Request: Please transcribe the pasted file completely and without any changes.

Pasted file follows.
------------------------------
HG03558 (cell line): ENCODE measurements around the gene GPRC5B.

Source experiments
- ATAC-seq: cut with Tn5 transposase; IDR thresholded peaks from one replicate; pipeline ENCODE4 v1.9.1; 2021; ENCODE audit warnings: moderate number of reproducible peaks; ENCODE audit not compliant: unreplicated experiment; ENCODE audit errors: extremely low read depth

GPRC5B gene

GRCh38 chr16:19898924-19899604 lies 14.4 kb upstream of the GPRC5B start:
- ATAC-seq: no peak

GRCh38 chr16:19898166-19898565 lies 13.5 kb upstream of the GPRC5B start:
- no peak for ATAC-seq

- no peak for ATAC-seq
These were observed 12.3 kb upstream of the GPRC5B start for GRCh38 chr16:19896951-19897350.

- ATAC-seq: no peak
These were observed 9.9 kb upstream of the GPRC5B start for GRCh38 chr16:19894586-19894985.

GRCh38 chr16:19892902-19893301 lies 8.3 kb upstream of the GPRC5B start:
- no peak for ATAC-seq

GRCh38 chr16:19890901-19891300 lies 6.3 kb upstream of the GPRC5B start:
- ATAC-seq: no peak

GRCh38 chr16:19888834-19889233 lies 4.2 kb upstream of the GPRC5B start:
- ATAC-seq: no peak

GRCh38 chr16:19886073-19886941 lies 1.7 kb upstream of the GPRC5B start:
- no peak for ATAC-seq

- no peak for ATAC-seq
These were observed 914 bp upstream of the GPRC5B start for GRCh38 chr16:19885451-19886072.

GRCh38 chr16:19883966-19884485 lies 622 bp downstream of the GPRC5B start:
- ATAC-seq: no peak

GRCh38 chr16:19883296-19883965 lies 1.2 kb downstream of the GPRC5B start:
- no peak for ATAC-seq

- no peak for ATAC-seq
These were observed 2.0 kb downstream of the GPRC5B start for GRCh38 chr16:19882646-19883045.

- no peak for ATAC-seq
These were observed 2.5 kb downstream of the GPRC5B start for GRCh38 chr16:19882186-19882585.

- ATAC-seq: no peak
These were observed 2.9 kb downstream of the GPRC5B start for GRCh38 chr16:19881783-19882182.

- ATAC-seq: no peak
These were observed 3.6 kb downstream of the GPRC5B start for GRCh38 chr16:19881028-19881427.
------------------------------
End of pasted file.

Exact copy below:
HG03558 (cell line): ENCODE measurements around the gene GPRC5B.

Source experiments
- ATAC-seq: cut with Tn5 transposase; IDR thresholded peaks from one replicate; pipeline ENCODE4 v1.9.1; 2021; ENCODE audit warnings: moderate number of reproducible peaks; ENCODE audit not compliant: unreplicated experiment; ENCODE audit errors: extremely low read depth

GPRC5B gene

GRCh38 chr16:19898924-19899604 lies 14.4 kb upstream of the GPRC5B start:
- ATAC-seq: no peak

GRCh38 chr16:19898166-19898565 lies 13.5 kb upstream of the GPRC5B start:
- no peak for ATAC-seq

- no peak for ATAC-seq
These were observed 12.3 kb upstream of the GPRC5B start for GRCh38 chr16:19896951-19897350.

- ATAC-seq: no peak
These were observed 9.9 kb upstream of the GPRC5B start for GRCh38 chr16:19894586-19894985.

GRCh38 chr16:19892902-19893301 lies 8.3 kb upstream of the GPRC5B start:
- no peak for ATAC-seq

GRCh38 chr16:19890901-19891300 lies 6.3 kb upstream of the GPRC5B start:
- ATAC-seq: no peak

GRCh38 chr16:19888834-19889233 lies 4.2 kb upstream of the GPRC5B start:
- ATAC-seq: no peak

GRCh38 chr16:19886073-19886941 lies 1.7 kb upstream of the GPRC5B start:
- no peak for ATAC-seq

- no peak for ATAC-seq
These were observed 914 bp upstream of the GPRC5B start for GRCh38 chr16:19885451-19886072.

GRCh38 chr16:19883966-19884485 lies 622 bp downstream of the GPRC5B start:
- ATAC-seq: no peak

GRCh38 chr16:19883296-19883965 lies 1.2 kb downstream of the GPRC5B start:
- no peak for ATAC-seq

- no peak for ATAC-seq
These were observed 2.0 kb downstream of the GPRC5B start for GRCh38 chr16:19882646-19883045.

- no peak for ATAC-seq
These were observed 2.5 kb downstream of the GPRC5B start for GRCh38 chr16:19882186-19882585.

- ATAC-seq: no peak
These were observed 2.9 kb downstream of the GPRC5B start for GRCh38 chr16:19881783-19882182.

- ATAC-seq: no peak
These were observed 3.6 kb downstream of the GPRC5B start for GRCh38 chr16:19881028-19881427.